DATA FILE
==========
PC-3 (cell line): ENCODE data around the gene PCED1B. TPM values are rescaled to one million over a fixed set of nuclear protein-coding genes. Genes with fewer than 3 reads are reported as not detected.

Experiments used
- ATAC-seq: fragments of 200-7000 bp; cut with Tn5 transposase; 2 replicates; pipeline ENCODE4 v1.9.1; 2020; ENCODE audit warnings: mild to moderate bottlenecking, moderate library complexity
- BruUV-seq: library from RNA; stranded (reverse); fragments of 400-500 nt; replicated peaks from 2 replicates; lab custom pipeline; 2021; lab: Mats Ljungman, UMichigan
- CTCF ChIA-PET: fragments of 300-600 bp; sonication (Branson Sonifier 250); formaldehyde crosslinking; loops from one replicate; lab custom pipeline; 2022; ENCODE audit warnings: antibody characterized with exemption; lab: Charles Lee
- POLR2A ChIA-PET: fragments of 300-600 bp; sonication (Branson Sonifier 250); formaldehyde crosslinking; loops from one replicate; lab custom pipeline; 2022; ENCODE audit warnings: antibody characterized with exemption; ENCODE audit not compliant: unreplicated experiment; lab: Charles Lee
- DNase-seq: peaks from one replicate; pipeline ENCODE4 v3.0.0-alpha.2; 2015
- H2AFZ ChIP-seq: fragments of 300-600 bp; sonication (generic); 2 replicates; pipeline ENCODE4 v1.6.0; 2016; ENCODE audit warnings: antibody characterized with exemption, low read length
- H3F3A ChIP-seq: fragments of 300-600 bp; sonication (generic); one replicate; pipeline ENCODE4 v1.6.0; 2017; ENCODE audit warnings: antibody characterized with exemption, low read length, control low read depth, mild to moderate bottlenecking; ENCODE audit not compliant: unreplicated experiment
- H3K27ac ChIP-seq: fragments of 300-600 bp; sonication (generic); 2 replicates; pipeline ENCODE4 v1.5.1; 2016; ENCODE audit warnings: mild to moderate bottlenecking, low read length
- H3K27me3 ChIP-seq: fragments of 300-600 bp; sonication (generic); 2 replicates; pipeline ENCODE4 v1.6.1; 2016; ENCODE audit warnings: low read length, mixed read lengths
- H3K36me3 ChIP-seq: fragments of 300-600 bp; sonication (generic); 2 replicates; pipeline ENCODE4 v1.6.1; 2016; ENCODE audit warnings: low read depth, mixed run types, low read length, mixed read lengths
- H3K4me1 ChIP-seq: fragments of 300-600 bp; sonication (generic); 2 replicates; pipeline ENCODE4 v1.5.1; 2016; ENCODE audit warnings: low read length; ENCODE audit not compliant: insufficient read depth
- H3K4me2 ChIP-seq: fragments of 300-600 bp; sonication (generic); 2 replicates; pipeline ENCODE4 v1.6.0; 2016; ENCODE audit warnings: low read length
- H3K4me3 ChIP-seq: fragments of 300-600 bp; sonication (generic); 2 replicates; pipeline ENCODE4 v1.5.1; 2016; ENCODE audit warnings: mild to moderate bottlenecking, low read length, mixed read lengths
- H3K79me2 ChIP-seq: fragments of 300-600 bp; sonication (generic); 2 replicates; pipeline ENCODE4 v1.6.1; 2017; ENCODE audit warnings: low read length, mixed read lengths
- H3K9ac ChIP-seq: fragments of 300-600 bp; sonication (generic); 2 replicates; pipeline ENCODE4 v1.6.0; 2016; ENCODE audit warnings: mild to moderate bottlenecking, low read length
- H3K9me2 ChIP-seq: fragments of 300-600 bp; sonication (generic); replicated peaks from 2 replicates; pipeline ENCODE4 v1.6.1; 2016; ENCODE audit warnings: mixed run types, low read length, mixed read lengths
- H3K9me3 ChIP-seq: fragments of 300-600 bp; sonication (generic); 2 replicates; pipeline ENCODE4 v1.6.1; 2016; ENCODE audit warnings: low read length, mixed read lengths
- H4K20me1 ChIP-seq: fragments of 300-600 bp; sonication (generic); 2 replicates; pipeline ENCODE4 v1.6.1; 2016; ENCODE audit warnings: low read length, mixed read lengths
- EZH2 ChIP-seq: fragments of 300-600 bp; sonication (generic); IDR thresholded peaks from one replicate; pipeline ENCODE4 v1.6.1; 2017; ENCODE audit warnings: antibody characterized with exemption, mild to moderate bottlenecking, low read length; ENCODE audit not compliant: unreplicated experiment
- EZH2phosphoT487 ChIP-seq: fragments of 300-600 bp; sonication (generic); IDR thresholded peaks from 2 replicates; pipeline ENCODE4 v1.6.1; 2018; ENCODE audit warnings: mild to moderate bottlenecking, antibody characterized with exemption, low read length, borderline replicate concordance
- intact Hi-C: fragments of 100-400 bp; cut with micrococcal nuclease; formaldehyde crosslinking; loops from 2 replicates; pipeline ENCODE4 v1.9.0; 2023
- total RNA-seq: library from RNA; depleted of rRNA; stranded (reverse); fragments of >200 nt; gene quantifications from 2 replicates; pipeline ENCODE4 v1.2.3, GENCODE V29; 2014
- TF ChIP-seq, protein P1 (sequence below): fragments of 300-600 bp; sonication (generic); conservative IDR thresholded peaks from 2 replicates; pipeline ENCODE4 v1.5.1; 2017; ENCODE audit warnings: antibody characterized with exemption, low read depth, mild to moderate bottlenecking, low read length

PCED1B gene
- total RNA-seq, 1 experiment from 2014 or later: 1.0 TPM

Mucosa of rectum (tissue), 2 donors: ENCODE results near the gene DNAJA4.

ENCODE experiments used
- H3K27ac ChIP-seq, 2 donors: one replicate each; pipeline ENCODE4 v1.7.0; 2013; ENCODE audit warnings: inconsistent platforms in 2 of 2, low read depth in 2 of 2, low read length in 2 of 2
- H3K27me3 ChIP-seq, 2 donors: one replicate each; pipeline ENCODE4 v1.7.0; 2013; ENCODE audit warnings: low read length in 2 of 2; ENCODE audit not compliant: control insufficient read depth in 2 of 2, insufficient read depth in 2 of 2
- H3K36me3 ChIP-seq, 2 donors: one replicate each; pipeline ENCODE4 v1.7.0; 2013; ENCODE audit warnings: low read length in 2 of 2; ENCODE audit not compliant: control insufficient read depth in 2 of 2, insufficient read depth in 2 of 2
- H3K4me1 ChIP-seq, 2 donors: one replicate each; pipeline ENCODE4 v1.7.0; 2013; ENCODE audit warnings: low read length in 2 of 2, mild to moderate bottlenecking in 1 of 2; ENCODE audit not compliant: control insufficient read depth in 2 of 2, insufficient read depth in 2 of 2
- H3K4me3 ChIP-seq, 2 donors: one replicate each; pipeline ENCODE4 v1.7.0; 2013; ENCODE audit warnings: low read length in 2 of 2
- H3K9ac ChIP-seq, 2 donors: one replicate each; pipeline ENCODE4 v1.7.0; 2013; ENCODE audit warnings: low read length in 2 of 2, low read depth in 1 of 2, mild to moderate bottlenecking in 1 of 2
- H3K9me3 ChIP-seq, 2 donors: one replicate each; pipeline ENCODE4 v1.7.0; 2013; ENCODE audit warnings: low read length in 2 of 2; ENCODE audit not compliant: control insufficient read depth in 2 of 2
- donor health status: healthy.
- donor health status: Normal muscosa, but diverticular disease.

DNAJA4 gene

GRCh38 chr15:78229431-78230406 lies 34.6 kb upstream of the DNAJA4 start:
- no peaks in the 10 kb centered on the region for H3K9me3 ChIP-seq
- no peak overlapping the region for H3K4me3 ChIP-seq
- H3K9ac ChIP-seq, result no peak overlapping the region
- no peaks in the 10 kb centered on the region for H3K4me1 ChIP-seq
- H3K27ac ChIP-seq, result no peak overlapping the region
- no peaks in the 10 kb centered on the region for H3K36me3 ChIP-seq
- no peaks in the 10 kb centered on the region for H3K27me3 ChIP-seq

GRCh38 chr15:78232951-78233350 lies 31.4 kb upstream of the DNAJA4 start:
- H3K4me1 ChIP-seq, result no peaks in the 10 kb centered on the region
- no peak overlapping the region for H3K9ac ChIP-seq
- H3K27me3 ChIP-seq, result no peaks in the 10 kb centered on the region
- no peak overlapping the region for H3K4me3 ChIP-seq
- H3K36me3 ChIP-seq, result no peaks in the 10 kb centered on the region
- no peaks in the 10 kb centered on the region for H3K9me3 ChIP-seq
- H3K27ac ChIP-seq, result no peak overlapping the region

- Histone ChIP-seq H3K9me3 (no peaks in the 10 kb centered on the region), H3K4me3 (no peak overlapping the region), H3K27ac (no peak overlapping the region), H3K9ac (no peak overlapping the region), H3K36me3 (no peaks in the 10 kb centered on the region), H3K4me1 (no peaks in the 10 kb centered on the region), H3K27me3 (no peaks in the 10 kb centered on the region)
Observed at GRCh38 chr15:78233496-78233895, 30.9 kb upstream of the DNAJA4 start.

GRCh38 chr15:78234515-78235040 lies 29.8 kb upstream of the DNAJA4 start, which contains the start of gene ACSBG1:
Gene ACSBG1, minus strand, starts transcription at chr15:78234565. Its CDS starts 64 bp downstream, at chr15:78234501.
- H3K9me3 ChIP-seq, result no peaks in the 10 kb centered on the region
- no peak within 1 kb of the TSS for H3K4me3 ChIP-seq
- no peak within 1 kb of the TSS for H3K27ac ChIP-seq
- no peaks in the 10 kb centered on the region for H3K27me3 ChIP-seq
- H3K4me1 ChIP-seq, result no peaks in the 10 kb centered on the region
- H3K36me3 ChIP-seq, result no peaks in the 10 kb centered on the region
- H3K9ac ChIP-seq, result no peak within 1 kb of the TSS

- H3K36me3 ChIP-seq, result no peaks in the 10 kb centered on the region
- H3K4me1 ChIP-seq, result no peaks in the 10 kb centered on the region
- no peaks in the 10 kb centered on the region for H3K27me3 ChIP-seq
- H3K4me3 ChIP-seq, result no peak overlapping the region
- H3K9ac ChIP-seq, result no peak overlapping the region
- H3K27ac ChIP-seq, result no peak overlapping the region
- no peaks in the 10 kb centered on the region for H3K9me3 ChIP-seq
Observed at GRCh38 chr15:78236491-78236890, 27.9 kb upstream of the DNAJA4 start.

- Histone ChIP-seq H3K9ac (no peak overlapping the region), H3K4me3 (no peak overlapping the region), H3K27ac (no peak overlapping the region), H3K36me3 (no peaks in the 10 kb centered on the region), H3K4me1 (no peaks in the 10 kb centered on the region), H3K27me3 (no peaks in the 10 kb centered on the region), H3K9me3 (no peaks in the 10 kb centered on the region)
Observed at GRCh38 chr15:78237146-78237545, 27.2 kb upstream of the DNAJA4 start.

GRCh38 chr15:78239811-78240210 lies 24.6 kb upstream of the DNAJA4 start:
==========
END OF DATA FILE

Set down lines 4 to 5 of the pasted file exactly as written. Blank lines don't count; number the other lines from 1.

- BruUV-seq: library from RNA; stranded (reverse); fragments of 400-500 nt; replicated peaks from 2 replicates; lab custom pipeline; 2021; lab: Mats Ljungman, UMichigan
- CTCF ChIA-PET: fragments of 300-600 bp; sonication (Branson Sonifier 250); formaldehyde crosslinking; loops from one replicate; lab custom pipeline; 2022; ENCODE audit warnings: antibody characterized with exemption; lab: Charles Lee